I'm working on a fun printable project at the moment, but part way through I realised I would need to process odd and even pages of the document separately. So separately, that I split the doc into two separate ones, with odd pages in one and event pages in another - and then had to recombine them. Here's the commands that I used, with an excellent tool called pdftk. Continue reading
Much of my work revolves around documents or slides, and I use PDF format for pretty much everything I do. In the last year or so I've developed a love affair with rst2pdf which means I'm doing more PDF now than ever.
This weekend I was working on a project which needed a programatically-generated PDF file to be many-slides-per-page - and for this I adopted a tool I haven't used before: pdfjam (installed straight from apt on Ubuntu).
In fact it was pretty easy to get going with it: to print my existing PDFs at 4-per-page, I used this command:
pdfjam --landscape --nup 2x2 --a4paper -q slides.pdf -o handout.pdf
The slides themselves were already landscape so I specified the target document should also be landscape. The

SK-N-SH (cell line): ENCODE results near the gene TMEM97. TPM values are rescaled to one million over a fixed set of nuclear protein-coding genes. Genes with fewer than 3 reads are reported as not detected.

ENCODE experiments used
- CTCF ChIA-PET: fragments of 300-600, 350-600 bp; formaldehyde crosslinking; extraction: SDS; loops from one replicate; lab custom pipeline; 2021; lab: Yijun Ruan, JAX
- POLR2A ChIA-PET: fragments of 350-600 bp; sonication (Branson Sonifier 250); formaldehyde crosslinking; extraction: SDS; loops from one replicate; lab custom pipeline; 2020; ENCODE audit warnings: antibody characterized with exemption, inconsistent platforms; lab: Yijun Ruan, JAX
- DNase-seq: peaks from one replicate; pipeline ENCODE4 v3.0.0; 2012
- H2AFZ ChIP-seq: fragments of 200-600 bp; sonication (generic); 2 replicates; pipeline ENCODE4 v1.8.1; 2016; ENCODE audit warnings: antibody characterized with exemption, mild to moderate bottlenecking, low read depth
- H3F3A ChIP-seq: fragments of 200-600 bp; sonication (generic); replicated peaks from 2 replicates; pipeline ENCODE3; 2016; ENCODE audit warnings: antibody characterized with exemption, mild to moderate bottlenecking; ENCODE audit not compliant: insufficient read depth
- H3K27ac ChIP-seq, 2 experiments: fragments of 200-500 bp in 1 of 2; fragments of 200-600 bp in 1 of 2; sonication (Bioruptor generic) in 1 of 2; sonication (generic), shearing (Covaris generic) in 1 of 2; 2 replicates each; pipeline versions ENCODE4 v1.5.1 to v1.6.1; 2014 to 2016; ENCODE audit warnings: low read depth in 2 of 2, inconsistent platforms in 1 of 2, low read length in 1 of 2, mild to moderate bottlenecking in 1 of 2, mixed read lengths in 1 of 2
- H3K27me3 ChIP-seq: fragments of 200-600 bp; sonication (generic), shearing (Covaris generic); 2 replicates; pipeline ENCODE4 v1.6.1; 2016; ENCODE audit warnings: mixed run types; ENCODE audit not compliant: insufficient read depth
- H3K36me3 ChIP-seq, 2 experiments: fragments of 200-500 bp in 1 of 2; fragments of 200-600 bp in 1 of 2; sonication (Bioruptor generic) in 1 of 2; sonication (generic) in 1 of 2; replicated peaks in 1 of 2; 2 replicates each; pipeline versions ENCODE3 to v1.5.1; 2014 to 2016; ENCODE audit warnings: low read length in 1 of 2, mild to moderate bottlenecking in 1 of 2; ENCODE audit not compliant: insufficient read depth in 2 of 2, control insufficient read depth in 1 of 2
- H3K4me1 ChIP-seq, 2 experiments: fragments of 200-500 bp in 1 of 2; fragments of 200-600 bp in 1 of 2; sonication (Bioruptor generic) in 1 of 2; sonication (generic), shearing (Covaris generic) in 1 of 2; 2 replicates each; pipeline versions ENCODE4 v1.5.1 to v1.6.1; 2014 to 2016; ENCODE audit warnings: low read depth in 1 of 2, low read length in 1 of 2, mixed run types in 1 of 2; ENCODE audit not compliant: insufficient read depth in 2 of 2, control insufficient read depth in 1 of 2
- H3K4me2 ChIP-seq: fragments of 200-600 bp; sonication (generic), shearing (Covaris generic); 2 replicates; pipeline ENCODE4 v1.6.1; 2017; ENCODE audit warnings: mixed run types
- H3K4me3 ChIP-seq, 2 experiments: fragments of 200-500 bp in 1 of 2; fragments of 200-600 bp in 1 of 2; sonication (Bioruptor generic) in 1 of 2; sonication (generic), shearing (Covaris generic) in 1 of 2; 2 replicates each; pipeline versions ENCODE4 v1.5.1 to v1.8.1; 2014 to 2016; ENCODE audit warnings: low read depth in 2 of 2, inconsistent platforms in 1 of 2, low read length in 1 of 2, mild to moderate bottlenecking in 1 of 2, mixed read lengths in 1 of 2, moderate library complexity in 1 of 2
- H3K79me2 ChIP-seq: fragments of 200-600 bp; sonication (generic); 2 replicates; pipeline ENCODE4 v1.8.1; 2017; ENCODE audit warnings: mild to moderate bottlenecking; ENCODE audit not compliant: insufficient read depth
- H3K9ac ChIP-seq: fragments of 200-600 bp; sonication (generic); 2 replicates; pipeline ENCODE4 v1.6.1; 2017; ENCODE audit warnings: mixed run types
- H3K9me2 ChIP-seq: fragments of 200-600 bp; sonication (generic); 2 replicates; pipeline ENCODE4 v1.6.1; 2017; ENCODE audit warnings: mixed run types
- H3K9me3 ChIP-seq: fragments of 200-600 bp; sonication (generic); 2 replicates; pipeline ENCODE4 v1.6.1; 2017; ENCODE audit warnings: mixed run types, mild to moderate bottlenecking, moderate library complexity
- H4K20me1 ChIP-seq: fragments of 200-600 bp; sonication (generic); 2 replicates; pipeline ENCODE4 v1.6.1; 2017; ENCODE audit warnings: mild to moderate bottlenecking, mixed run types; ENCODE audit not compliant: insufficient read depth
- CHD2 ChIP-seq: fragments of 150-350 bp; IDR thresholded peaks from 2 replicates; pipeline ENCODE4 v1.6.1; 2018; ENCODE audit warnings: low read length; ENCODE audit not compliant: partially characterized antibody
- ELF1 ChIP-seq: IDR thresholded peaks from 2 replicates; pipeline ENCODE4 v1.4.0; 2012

--nup 2x2 is the magic that prints many slides per page, and it seems like it can do various nice tricks with handouts. Running through the other arguments that I used:
--a4paper for the paper size,
-q to stop it from chattering (which it does by default, even when everything worked),
slides.pdf was my input file and
-o handout.pdf the target file to put the new layout into.
Until now I've mostly worked with pdftk for everything, but I couldn't find a way to do this using it. Pdfjam is now a welcome addition to my PDF toolchain, so I thought I'd share.
I work with PDF a lot, and it bothers me that I can see an outline view when I open the document, but I don't seem to be able to grab just that view. My presentations are mostly PDF and the titles and section headings show up nicely. Today I figured out how to get an outline view, so I'm putting that information here while I remember how to do it!
I used a tool called pdftk which is excellent, I've used it before for doing various other PDF-related things. To grab metadata such as bookmarks, use the dump-data command, like this:
pdftk myfile.pdf dump_data | grep BookmarkTitle > outline.txt
The above line takes all the bookmarks from the PDF (this was a slide deck created using powerdot and LaTeX, the section and slide titles nest appropriately), and outputs a bunch of information about the document and the various PDFs. The
grep command just gets the lines containing "BookmarkTitle", then the whole thing gets written to a file. I cleaned that up and now I have the outline of my course, so I can add timings, notes for the exercises and so on.